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Let the Scooter Stay? The True Test of Dutch Assimilation

Date: Wednesday, November 18, 2015
Category: Blog, News

[as printed in Hollands Glorie Summer 2015]
DUTCH BIKE PATH ETIQUETTE

Yes, Nederland is a crowded country, and personal space is rather small. How small? Contrast Amsterdam with Chicago, where I grew up. In public, even if someone comes close to you with their shopping cart, they’ll stop and make sure you’re okay. People wonder why Americans talk so loud. It’s because our personal space is so big. We have to be loud, just to be heard. In America, my personal space is about a meter wide in every direction. In the Netherlands, it’s a few centimeters. I’ve heard Americans come over here and say ‘Dutch people are so rude! They bump into you on the street, and they don’t even say sorry.’ Let’s face it. There’s no time. In the Netherlands, if you’d stop to say sorry every time you bump someone, you’d never get anywhere.

When people talk about the famous Dutch tolerance, I don’t think of it as a virtue; I think it’s more of a coping mechanism. If you walk on the street, people will bump into you. If you ride a bike, you will be cut off by tourists. If you ride a scooter… well, maybe that’s the exception. Scooters don’t seem to slow down for anyone.

Now, you might expect me to go off on a rant about scooters here. And many of my friends would. But to me, the Dutch bike path is a real litmus test to see just how tolerant you are. Mostly I have no problem sharing the bike path with scooters. Clearly, there are worse things. Specifically, the things that block the path entirely. These are what I call ‘Double-Wide Chat-Rooms’: people biking next to each other so engrossed in conversation they become unaware anyone might want to pass them. Even if I’m biking next to someone, I don’t mind if I hear a scooter toot-toot from behind. In fact, anytime I’m biking ‘double wide,’ I’m half listening for the toot-toot – sometimes so much so that my Dutch conversation partner complains I’m not giving her my full attention. (Sorry, dear.)

On the Dutch bike path, you may come across a roller skater. You’ll have to be quite skillful to squeeze past those wild arm swings. You may find a fiets taxi, and there’s no passing them. And then, of course there’s the mini-car known as the ‘Canta.’ That’s Dutch innovation for you. Somewhere along the line, someone thought ‘Dutch bike paths aren’t crowded enough! Let’s build a car that’s just big enough to take up the whole bike path, and just slow enough to tie up everyone behind. …Except the scooters. They don’t slow down for anyone.’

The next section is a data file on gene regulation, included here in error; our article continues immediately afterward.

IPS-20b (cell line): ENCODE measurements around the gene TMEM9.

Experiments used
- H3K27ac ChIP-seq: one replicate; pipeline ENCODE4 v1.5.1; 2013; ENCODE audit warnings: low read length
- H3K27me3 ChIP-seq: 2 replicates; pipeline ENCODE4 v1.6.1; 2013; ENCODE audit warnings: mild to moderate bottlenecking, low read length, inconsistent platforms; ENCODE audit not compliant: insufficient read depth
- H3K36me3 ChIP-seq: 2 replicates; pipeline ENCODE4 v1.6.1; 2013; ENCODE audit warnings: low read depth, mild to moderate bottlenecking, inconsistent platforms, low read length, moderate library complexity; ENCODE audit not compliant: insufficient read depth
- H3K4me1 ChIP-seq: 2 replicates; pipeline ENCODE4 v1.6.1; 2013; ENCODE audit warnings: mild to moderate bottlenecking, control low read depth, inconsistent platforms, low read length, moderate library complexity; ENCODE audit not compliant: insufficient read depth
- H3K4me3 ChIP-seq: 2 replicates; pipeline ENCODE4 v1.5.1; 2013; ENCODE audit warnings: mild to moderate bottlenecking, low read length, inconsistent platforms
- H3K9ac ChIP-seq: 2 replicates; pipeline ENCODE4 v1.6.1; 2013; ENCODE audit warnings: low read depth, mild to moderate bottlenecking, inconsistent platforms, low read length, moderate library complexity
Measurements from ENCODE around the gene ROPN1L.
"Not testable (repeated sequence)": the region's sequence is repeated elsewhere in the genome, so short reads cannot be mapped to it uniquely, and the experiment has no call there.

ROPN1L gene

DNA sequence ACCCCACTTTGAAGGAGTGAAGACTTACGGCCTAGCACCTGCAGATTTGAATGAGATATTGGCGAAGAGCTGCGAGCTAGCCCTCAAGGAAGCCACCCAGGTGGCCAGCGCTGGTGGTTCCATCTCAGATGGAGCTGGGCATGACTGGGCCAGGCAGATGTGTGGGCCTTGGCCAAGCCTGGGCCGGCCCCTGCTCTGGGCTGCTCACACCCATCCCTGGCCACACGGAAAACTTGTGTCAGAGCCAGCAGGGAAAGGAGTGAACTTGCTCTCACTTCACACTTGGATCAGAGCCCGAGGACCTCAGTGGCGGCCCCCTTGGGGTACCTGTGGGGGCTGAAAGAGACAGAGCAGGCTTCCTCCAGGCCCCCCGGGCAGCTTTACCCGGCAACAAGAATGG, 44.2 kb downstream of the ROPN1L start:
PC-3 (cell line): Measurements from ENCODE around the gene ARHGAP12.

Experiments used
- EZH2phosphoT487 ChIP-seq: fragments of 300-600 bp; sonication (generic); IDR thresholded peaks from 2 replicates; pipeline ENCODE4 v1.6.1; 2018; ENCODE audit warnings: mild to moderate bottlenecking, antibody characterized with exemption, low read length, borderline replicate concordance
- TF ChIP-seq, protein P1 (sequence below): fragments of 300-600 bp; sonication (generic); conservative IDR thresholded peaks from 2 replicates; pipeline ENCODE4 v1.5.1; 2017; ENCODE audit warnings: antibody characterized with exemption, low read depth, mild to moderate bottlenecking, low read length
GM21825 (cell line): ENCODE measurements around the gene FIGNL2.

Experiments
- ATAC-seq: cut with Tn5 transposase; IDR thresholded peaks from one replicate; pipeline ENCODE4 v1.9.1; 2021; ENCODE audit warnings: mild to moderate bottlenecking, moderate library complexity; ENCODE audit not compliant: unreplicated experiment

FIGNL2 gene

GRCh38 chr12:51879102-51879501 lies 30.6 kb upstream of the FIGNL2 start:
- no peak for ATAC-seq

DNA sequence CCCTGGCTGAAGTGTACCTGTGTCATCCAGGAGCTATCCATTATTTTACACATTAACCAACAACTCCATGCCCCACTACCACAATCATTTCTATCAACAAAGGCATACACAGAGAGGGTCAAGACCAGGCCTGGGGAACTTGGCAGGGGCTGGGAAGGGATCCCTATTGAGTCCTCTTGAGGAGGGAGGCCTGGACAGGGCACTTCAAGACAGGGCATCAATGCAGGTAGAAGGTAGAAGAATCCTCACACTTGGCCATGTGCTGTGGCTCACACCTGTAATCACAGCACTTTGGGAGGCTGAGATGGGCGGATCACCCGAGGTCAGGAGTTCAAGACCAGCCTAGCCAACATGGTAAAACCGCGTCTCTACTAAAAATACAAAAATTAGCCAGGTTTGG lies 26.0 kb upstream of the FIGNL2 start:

In my neighborhood, however, scooters are not allowed on the bike path. The city of Amsterdam has set up a proefstreek in which all scooters are required to ride in the street, helmet or no.

Between Overtoom and Kinkerstraat, there are signs every few meters saying ‘Snorfietsen op straat.’ I don’t know how they chose this particular bit of street to try this new rule. But I do know what’s right in the middle of the street: a scooter shop. Delightful.

As soon as the signs went up along Jan Pieter Heijestraat, the bike riders cheered. And the scooters kept on riding on the bike paths, as if to say ‘We’re going too fast to read the signs!’

To this day, I’ve never seen a police controle. All they’d need is one speed camera (a Dutch invention), and they could make millions. One day, I decided to take matters into my own hands. As my son and I were riding – yes, side by side – I did not make room for a scooter to pass us. Instead I pointed at the signs, which only resulted in yelling. I fantasized about flagging down the scooter rider and making him stop. Then whacking him on the head and saying ‘You could have avoided that with a helmet, in the street.’

At one point, I actually organized a protest against scooters on the bike path. It wasn’t a huge protest. In fact, it was just me and my kid. I got a big sign saying ‘Bloem voor de goede scooter’ (flowers for the good scooter). And – instead of publicly shaming the bad scooters – I publicly rewarded the good ones. I gave out flowers to the scooters who actually followed the rules. (My kid took pictures.)

At one point, I even stopped a scooter on the bike path and explained why I couldn’t give him a flower. He said he had no idea there was a special rule in place for this street. But he thought it was a cool idea. I gave him a flower, and I watched as he switched into the street. That is my version of bike path etiquette.